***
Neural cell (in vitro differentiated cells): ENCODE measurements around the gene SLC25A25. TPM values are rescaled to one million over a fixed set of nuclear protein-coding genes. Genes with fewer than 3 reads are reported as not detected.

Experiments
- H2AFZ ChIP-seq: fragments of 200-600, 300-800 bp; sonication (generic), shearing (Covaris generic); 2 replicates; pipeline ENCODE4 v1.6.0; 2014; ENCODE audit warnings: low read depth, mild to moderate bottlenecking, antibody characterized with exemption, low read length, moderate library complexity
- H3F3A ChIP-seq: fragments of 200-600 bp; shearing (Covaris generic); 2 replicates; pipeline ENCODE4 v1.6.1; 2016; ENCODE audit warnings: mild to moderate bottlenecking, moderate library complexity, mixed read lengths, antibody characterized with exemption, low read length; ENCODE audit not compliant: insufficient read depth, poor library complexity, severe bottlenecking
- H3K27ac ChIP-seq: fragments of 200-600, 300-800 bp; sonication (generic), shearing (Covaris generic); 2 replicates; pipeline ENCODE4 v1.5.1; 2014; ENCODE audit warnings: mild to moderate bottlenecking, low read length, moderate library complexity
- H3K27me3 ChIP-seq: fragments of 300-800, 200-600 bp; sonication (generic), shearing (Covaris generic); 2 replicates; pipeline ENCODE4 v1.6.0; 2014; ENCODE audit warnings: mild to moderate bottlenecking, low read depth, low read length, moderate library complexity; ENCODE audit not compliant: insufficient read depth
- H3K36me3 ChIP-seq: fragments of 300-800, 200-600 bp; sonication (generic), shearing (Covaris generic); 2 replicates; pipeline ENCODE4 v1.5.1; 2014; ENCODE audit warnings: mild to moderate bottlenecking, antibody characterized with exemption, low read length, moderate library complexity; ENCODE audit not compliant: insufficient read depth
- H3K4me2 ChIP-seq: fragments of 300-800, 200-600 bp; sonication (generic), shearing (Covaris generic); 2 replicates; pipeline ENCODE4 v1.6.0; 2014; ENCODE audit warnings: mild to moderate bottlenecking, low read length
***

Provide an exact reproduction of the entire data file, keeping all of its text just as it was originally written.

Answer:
Neural cell (in vitro differentiated cells): ENCODE measurements around the gene SLC25A25. TPM values are rescaled to one million over a fixed set of nuclear protein-coding genes. Genes with fewer than 3 reads are reported as not detected.

Experiments
- H2AFZ ChIP-seq: fragments of 200-600, 300-800 bp; sonication (generic), shearing (Covaris generic); 2 replicates; pipeline ENCODE4 v1.6.0; 2014; ENCODE audit warnings: low read depth, mild to moderate bottlenecking, antibody characterized with exemption, low read length, moderate library complexity
- H3F3A ChIP-seq: fragments of 200-600 bp; shearing (Covaris generic); 2 replicates; pipeline ENCODE4 v1.6.1; 2016; ENCODE audit warnings: mild to moderate bottlenecking, moderate library complexity, mixed read lengths, antibody characterized with exemption, low read length; ENCODE audit not compliant: insufficient read depth, poor library complexity, severe bottlenecking
- H3K27ac ChIP-seq: fragments of 200-600, 300-800 bp; sonication (generic), shearing (Covaris generic); 2 replicates; pipeline ENCODE4 v1.5.1; 2014; ENCODE audit warnings: mild to moderate bottlenecking, low read length, moderate library complexity
- H3K27me3 ChIP-seq: fragments of 300-800, 200-600 bp; sonication (generic), shearing (Covaris generic); 2 replicates; pipeline ENCODE4 v1.6.0; 2014; ENCODE audit warnings: mild to moderate bottlenecking, low read depth, low read length, moderate library complexity; ENCODE audit not compliant: insufficient read depth
- H3K36me3 ChIP-seq: fragments of 300-800, 200-600 bp; sonication (generic), shearing (Covaris generic); 2 replicates; pipeline ENCODE4 v1.5.1; 2014; ENCODE audit warnings: mild to moderate bottlenecking, antibody characterized with exemption, low read length, moderate library complexity; ENCODE audit not compliant: insufficient read depth
- H3K4me2 ChIP-seq: fragments of 300-800, 200-600 bp; sonication (generic), shearing (Covaris generic); 2 replicates; pipeline ENCODE4 v1.6.0; 2014; ENCODE audit warnings: mild to moderate bottlenecking, low read length